High Mountain Doings

From 8200 feet along one side of the Upper Arkansas River Valley in central Colorado, my blog is about many things: travel including river and bicycle trips, and other experiences as well. The focus is on photography, not lots of text.

Saturday, May 30, 2009

Geology Field Trip Gone Wrong, and Compensation

This afternoon there was to have been a geology field trip here in the Upper Arkansas Valley. Maybe there was one. Three of us showed up at the junction of Highways 50 and 285, but no trip leader was in sight. We supposed that others had gone to the OTHER junction of 50 and 285, about a third of a mile south. The two highways coincide for about that far before Highway 50 splits off and heads east toward Salida and Ocean City, Maryland.

We waited, and then gave up. One of us had driven down to the other junction, and had seen two cars parked there. We surmised what must have happened. The geology trip had gone, though the junction we were at is the one commonly used for such meetings.

I went down to the other junction, got my bike out, and rode up the pass for about a mile. While doing this, I noticed a road on the other side of the canyon. All the times I've driven Poncha Pass, I hadn't noticed this. After biking (and I wasn't as energetic today as I've been before) I drove up there on County Road 115. It leaves Highway 285 near Poncha Springs, passes through a nice little group of houses, climbs, and returns to the highway about a mile up Poncha Pass.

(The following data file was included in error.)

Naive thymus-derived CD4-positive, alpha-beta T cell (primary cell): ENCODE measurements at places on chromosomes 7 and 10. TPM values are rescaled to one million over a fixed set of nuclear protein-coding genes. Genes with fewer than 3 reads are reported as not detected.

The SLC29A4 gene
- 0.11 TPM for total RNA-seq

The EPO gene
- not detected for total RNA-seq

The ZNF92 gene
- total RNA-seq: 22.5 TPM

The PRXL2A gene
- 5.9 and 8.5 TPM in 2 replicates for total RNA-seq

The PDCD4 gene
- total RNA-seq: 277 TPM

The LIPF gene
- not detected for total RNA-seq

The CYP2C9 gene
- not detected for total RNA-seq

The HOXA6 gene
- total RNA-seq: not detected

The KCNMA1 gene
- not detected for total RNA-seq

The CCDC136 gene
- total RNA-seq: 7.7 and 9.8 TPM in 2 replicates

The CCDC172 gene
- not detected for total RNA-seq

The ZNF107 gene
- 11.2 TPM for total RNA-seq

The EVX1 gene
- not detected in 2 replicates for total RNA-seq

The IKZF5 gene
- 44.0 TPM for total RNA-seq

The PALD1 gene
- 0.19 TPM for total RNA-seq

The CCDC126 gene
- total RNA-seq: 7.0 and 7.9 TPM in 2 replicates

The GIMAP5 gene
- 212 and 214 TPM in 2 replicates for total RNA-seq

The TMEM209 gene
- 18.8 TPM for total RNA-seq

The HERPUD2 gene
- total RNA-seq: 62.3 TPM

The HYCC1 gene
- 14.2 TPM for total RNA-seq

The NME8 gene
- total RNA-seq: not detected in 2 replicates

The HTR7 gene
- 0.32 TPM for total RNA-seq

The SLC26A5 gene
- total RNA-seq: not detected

Along the way is a large green water tank, which may be part of the system that sends water to the Salida hot springs pool. Farther, there is a very dilapidated set of buildings with a much less dilapidated swimming pool. Maybe this was a hot springs pool at one time.

This triplet of pine trees is right beside the parking place by the bridge, about 100 yards off Highway 285, about a mile south of Poncha Springs, Colorado.

This is the bridge across the creek, just off Highway 285, as above.

Rudder Pedals

Here are the rudder/brake pedals installed in the Sinus. The brake pedals are the smaller horizontal pieces above the rudder pedals, which are the longer horizontal pieces. Aircraft brake usually work by tipping your foot forward. They're toe brakes.

Just this afternoon I removed each of the bolts, applied blue Loctite (actually the Permatex brand) and tightened them up again. So I'm committed to my installation!

Tuesday, May 26, 2009

An Error Fixed

This is one of the knobs to pull on in order to move the set of rudder pedals closer or farther forward. A small length of braided cable will pass through the hole seen here, to pull on the release mechanism. This knob will be just above the aft end of the rudder pedal and brake assembly.

But I drilled the holes about a mm too large, and the rim of the silver-colored blind rivet would pass through, where it was supposed to rest on the rim of the hole. What to do? I drove to both ends of my county in search of a solution. I knew I needed to put something around that rivet, and make a way for the it to engage the rim of the hole.

It looked like 5/16" hard copper tubing might work, but the store in Salida was out of that size. I drove to Buena Vista, where there's another True Value hardware store, and found the tubing I thought would work. Dropping the silvery rivet in, I found that it just barely needed to be pushed into place! The ID gripped the rivet perfectly and the OD fit into the hole snugly. Excellent!

I had also bought a flaring tool, with which I flared one of the ends on each piece. Being hard copper (or more likely, an alloy thereof), not flexible, with thin walls, I was hoping the tubing would flare rather than crack. It worked fine. My error was reversed. The next morning I fixed the assemblies in place with a small amount of superglue, and I'm back in business.